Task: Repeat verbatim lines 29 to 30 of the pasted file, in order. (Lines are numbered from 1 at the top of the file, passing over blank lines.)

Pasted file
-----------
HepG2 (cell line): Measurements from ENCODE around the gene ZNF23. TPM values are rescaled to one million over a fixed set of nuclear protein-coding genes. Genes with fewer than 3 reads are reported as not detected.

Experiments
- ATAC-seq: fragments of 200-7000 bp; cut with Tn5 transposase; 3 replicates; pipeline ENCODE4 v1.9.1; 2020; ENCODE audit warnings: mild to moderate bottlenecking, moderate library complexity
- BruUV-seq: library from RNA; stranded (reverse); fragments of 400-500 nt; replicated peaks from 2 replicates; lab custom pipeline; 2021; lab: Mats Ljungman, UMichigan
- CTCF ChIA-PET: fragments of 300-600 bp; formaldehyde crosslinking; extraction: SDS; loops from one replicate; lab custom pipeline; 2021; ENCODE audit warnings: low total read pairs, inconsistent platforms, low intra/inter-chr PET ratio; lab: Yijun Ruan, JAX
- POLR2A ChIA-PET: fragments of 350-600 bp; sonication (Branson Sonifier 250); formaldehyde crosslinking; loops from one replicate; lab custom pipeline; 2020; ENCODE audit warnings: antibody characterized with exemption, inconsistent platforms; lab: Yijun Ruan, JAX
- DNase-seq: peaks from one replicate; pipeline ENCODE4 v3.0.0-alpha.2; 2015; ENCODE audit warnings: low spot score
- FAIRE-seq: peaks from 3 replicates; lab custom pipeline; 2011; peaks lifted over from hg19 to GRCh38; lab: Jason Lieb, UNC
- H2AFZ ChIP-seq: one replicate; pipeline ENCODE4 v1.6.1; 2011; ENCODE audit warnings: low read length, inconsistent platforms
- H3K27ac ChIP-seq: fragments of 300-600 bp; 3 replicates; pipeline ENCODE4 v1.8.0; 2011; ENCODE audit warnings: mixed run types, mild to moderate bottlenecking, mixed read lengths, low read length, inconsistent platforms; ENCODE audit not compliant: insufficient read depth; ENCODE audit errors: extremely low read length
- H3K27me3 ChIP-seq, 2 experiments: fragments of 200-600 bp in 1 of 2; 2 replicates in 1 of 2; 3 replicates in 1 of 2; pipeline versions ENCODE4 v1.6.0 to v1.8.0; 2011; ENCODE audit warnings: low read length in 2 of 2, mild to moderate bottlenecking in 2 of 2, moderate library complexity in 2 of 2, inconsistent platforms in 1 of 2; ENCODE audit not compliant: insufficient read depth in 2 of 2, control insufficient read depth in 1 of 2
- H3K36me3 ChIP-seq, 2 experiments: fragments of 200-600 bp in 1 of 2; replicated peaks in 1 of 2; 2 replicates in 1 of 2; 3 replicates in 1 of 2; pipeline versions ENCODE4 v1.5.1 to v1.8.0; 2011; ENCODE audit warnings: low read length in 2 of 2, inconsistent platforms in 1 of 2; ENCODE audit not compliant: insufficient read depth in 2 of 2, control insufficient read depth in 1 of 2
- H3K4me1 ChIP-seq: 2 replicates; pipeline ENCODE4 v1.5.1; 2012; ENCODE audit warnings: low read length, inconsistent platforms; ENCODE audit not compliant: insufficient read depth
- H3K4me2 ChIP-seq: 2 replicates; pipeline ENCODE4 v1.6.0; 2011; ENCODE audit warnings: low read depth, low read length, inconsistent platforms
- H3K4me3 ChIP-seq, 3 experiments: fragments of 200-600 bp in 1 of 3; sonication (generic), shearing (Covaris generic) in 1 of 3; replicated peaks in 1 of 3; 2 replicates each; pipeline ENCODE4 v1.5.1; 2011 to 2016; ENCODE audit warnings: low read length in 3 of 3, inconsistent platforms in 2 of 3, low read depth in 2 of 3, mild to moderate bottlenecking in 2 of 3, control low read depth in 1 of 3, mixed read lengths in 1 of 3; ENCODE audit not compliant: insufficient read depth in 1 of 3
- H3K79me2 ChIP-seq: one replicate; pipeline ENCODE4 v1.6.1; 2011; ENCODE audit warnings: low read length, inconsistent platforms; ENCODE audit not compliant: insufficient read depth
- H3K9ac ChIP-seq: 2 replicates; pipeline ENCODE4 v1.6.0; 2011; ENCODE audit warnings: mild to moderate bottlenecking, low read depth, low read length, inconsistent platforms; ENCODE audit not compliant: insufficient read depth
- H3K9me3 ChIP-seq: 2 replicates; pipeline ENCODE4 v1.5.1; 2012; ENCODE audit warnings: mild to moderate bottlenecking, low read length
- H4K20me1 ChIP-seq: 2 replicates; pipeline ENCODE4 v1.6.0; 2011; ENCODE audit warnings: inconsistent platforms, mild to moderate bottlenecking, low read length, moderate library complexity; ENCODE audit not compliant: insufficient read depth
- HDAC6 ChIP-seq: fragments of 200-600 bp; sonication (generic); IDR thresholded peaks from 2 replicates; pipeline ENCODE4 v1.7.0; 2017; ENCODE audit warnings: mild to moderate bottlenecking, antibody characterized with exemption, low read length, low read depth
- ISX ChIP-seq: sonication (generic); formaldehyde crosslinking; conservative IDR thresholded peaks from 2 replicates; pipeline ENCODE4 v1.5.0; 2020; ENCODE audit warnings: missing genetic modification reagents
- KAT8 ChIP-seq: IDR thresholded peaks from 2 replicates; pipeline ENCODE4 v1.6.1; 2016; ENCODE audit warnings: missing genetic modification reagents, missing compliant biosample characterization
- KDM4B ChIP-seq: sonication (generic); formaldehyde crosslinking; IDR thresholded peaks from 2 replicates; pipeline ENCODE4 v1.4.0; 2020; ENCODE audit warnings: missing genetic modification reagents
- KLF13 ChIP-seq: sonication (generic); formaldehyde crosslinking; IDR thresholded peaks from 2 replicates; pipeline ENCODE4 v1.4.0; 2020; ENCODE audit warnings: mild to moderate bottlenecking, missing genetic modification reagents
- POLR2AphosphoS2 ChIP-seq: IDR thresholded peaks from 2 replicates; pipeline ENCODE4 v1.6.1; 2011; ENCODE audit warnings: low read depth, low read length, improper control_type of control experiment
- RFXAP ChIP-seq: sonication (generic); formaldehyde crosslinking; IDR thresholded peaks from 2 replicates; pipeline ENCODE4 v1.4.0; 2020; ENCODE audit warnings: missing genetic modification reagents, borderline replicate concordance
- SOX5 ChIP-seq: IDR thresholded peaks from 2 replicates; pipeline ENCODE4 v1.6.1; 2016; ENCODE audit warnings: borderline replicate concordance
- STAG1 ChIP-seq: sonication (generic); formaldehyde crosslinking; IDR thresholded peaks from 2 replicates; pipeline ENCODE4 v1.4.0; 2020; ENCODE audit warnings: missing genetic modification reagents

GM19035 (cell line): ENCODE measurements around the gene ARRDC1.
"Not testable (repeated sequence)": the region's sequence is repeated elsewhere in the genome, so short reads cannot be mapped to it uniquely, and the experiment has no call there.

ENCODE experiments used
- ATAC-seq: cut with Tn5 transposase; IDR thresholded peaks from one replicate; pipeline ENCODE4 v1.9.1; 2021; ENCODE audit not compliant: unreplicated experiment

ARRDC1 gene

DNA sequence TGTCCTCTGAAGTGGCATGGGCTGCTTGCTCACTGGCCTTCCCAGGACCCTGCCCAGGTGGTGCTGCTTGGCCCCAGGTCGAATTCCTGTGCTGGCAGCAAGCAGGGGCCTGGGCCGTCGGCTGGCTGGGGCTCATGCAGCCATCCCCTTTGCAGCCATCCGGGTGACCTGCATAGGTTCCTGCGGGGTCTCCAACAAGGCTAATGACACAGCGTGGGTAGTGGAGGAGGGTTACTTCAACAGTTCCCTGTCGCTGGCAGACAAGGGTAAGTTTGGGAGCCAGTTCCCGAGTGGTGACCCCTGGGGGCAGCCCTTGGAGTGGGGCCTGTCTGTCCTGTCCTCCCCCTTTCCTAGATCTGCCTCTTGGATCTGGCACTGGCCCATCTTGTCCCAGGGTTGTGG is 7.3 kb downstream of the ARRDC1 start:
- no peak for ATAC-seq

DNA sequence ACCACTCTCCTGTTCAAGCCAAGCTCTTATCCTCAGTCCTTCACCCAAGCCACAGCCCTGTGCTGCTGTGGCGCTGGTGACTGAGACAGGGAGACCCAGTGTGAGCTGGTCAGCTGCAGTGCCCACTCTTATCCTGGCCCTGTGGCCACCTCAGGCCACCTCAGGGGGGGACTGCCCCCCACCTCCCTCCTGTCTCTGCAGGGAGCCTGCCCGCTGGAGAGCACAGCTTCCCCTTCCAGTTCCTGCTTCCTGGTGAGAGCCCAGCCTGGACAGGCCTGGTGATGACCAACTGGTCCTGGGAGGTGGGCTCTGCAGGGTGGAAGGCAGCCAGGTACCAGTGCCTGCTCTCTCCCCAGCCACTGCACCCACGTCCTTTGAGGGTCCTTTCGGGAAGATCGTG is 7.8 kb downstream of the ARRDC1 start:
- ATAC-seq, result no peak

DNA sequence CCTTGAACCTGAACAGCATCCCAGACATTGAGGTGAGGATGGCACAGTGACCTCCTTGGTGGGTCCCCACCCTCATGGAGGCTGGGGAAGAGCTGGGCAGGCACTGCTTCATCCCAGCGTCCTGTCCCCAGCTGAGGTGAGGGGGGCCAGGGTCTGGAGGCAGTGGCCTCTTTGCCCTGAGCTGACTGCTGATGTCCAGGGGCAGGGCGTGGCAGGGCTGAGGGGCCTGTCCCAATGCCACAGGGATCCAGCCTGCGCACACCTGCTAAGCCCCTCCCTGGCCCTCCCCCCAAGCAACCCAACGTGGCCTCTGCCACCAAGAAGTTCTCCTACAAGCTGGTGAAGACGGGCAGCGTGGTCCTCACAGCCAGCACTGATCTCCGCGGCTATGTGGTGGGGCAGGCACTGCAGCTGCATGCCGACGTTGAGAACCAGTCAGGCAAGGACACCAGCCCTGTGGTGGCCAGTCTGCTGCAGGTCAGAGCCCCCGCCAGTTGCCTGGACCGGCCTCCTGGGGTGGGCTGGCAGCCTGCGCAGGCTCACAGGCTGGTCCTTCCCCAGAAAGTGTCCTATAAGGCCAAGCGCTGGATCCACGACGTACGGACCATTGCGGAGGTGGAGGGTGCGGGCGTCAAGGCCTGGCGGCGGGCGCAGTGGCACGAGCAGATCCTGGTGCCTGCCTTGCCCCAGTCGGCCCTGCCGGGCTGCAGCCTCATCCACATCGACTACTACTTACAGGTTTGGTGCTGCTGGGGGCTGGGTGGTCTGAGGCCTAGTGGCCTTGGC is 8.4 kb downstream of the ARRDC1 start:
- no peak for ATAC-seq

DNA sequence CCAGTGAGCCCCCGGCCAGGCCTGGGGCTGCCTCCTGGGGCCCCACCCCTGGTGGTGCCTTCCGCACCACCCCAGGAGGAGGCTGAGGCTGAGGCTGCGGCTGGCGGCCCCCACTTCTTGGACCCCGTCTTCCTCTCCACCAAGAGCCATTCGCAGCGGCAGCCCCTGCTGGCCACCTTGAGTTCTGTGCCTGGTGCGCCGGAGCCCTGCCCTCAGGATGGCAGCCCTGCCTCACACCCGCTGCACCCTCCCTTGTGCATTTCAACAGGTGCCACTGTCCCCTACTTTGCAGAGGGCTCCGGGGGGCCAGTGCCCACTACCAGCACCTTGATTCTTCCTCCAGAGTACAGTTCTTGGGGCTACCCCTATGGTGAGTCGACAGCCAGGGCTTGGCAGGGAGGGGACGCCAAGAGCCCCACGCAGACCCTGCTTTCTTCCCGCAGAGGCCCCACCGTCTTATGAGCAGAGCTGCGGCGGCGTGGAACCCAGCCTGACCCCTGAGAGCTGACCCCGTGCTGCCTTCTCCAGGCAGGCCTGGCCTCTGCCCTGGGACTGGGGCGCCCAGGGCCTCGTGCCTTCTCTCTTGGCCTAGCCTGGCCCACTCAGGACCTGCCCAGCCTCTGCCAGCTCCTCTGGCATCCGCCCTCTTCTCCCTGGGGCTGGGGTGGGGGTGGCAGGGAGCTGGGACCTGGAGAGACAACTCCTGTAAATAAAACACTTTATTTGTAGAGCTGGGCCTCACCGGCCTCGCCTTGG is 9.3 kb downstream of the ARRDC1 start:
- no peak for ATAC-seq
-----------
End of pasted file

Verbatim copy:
GM19035 (cell line): ENCODE measurements around the gene ARRDC1.
"Not testable (repeated sequence)": the region's sequence is repeated elsewhere in the genome, so short reads cannot be mapped to it uniquely, and the experiment has no call there.